4.  Another type of dispute, which we believe will become more prevalent than in the past, are those involving the classically disruptive physician. This is because the “disruptive” physician will be more likely than others to suffer: (a) low patient experience scoring from patients and their families who, for example, feel as if they have not been treated courteously and respectfully, and (b) substandard citizenship scoring from team members who, for example, do not receive timely return phone calls and responses from the physician. While the disruptive physician in the past would often be tolerated for extended periods of time, the new paradigm will change this because (1) it will affect the ability of the ACO to meet quality measures and various other benchmarks, and (2) there will be objective measures of the physician’s “disruptive” conduct, i.e., the citizenship/ patient experience scores. Issues likely to be disputed in these types of conflicts will likely focus on whether the scoring is accurate and reflective of the physician’s actual conduct. The physician will argue that his citizenship/ patient experience scores are subjective, unfair, and not materially different from the scores of other similarly situated physicians in the ACO, and the ACO will dispute this defense.12 5. A  nother common disagreement will be based upon the following, or comparable, facts: An ACO fails to qualify for a bonus payment from a payer because it has not reduced its 30-day readmission rate for post-cardiac surgical patients. Counterclaims in dispute between the parties in this type of argument could, for example, include: (a) the ACO claims that the payer’s calcula- 19

10.Traditional quality-of-care disputes will also arise within accountable care settings. For example, an ACO or one of the ACO’s acute-care hospitals could terminate or restrict a physician’s clinical privileges based upon her practice falling below the standard of care. However, there could be a new twist even in this scenario. That is, the physician might argue that the reason she has failed to meet a standard of care is because a clinical practice guideline on which the subject standard is based, in whole or in part, has changed since its adoption by the ACO and/or hospital.

Costs and Disruptions in Litigating and Arbitrating ACO Disputes
These various new types of disputes will in many, if not most, instances disrupt an ACO’s operations and/or governance if not promptly resolved internally. Among the reasons for this is because absent prompt resolution the disputes will be litigated. The litigation will likely be time consuming and expensive, because the issues in dispute will be complex, contentious, and oftentimes never before litigated. A few examples follow. Whether a clinical practice guideline is scientifically valid and authoritative is a complex issue that to the authors’ knowledge has never been previously litigated. Whether a physician or physician group’s readmission rate has exceeded applicable benchmarks due to their patient management practices versus the morbidity of their patient population is an issue that has previously not been litigated. Whether an accountable care organization has accurately determined a physician group’s risk-adjustment is also an issue not previously litigated. Disagreements regarding a physician/physician group’s report card scores on quality metrics, patient experience, and citizenship are all issues that have heretofore never been litigated. The reason why these and most all of the other above-described disputes likely to arise in accountable care settings have not previously been litigated is because there was no reason for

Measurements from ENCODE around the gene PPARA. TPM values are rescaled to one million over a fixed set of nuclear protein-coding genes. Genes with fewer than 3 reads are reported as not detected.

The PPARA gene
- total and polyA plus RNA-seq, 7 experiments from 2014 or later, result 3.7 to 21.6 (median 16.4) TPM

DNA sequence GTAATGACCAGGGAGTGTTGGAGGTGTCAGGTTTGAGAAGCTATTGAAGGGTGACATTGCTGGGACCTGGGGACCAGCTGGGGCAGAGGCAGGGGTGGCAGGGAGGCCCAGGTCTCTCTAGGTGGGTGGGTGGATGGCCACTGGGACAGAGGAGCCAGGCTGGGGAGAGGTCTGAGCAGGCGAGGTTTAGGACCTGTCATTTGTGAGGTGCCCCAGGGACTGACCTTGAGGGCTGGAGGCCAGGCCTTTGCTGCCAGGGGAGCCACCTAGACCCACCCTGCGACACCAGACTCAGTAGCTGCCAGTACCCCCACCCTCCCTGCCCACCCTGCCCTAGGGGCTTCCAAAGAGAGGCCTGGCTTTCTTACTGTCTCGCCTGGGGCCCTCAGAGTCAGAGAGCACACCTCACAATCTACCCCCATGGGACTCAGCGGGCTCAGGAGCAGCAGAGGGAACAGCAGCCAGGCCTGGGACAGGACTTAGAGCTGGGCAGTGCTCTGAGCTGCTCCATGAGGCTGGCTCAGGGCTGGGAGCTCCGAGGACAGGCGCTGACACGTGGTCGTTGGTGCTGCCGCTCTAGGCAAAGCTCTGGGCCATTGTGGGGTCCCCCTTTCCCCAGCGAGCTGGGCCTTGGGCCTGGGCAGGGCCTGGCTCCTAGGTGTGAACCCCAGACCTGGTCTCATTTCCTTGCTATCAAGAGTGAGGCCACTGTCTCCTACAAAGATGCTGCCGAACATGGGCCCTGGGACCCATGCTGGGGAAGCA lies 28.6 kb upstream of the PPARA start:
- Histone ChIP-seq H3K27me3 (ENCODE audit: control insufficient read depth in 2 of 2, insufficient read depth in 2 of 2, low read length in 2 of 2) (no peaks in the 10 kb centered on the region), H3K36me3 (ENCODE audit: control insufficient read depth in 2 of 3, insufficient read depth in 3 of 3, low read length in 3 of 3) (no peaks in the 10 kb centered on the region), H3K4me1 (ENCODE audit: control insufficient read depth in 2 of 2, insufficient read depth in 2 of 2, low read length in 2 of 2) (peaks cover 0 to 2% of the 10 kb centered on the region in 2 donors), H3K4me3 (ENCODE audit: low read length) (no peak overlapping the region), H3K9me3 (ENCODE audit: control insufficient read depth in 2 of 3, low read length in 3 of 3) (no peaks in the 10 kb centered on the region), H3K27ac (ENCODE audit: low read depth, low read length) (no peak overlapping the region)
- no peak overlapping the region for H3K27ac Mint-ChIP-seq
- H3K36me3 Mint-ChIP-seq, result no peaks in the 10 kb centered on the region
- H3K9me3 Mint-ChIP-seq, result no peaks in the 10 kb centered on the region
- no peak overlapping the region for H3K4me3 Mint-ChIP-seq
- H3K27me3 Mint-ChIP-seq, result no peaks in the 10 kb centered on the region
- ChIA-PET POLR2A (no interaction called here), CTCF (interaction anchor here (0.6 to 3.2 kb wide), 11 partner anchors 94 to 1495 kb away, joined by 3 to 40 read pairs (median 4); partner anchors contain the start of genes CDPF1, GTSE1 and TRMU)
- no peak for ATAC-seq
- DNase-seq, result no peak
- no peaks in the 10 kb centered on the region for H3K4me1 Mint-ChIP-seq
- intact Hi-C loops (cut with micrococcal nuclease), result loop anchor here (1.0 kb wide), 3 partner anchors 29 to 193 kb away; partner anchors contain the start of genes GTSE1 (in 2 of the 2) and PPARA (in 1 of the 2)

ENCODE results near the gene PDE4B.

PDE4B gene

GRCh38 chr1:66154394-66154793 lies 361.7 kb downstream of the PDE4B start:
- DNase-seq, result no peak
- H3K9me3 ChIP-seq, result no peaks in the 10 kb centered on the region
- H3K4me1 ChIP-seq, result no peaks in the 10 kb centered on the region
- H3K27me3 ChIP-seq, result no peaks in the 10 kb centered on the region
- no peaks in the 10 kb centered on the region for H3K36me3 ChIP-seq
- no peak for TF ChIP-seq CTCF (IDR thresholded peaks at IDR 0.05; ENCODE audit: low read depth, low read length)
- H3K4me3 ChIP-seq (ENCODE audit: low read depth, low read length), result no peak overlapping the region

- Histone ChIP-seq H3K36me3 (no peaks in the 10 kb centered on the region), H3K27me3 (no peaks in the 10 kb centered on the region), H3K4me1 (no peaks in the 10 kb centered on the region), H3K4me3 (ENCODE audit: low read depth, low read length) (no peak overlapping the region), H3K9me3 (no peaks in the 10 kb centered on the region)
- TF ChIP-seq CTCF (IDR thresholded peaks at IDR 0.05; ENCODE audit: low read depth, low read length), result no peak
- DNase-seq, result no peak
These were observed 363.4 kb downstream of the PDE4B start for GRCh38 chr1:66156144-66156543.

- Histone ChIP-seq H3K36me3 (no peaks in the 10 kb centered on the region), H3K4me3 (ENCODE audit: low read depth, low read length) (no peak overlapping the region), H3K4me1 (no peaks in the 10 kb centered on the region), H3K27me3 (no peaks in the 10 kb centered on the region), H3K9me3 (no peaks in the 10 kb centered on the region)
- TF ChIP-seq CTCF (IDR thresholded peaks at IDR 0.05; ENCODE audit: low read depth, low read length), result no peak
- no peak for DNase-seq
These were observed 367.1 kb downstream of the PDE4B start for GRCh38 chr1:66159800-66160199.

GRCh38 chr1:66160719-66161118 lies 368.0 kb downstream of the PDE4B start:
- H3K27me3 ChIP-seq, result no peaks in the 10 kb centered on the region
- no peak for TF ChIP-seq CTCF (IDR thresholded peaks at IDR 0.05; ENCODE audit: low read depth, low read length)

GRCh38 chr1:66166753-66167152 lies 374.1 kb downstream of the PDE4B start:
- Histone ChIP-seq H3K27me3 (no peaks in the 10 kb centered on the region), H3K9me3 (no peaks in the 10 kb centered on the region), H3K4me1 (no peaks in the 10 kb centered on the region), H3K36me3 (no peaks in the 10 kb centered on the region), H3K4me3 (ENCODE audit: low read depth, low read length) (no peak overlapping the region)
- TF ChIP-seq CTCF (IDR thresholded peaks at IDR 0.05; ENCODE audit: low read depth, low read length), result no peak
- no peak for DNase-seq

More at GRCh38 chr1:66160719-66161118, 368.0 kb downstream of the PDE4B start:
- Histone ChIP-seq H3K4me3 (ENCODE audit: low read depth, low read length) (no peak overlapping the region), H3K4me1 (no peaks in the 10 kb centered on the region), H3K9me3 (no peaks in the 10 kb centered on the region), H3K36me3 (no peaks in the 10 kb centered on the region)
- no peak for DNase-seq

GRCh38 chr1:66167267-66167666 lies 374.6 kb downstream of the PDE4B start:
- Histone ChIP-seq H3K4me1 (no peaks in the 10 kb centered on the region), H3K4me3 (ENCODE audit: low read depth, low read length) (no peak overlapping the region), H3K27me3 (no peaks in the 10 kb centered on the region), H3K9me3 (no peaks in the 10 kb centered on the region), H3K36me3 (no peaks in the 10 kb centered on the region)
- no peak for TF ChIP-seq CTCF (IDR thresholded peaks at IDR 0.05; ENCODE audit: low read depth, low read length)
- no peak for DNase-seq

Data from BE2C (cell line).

these matters to become the subject of litigation. As experienced litigators know only too well, lawsuits focused on complex, novel issues will likely be especially expensive and disruptive to ACO governance and operations. That is, cases of this nature will be complicated in terms of both evidence and expert testimony that parties will need to present to the judge or arbitrator. For example, in a case involving whether a group’s readmission rate is too high, each party will call on experts to review the literature and statistics on readmission rates, each parties’ experts will no doubt review a large number of medical records for readmitted patients in order to testify on the reasons/need for the readmissions, and the parties could need to present fact evidence on the issue of whether the high readmission rate is the fault of the hospital, the ACO, or other third party participating in the ACO. The need to present all of this evidence and expert testimony will lead to extensive discovery and expensive discovery disputes. Moreover, the litigation will involve providers who are seeking to set aside terminations from an ACO panel or avoid the assessment or imposition of significant adverse financial decisions on an ACO. The contentiousness of these disputes will likely become more pronounced over time because, as increasing numbers of patients obtain their care through ACOs, an increasing portion of a physician’s income will be attributable to participating in the ACO and the more important it will become for physicians to remain on an ACO’s provider panel. Apart from the time and cost of litigation as discussed above, what is perhaps at least equally important is that the parties to these lawsuits will be the accountable care physicians, providers, institutions, payers, etc. who must for the sake of the ACO’s success continue to seamlessly work together in order to manage care. These vitally important relationships could be significantly disrupted if the ACO participants are engaged in vituperative and hard-fought lawsuits between and among each other. Even worse, in many instances the lawsuits will be between and among ACO participants who sit together on the ACO’s governing body. As stated above, many of the most important stakeholders in an ACO will serve on its board, and lawsuits promise to be particularly disruptive to an ACO’s governance and operations when it is its board member(s) versus board member(s) on competing sides of a lawsuit. Indeed, litigated disputes of this nature can pose an existential threat to an ACO, the financial consequences of which could be devastating for all participants.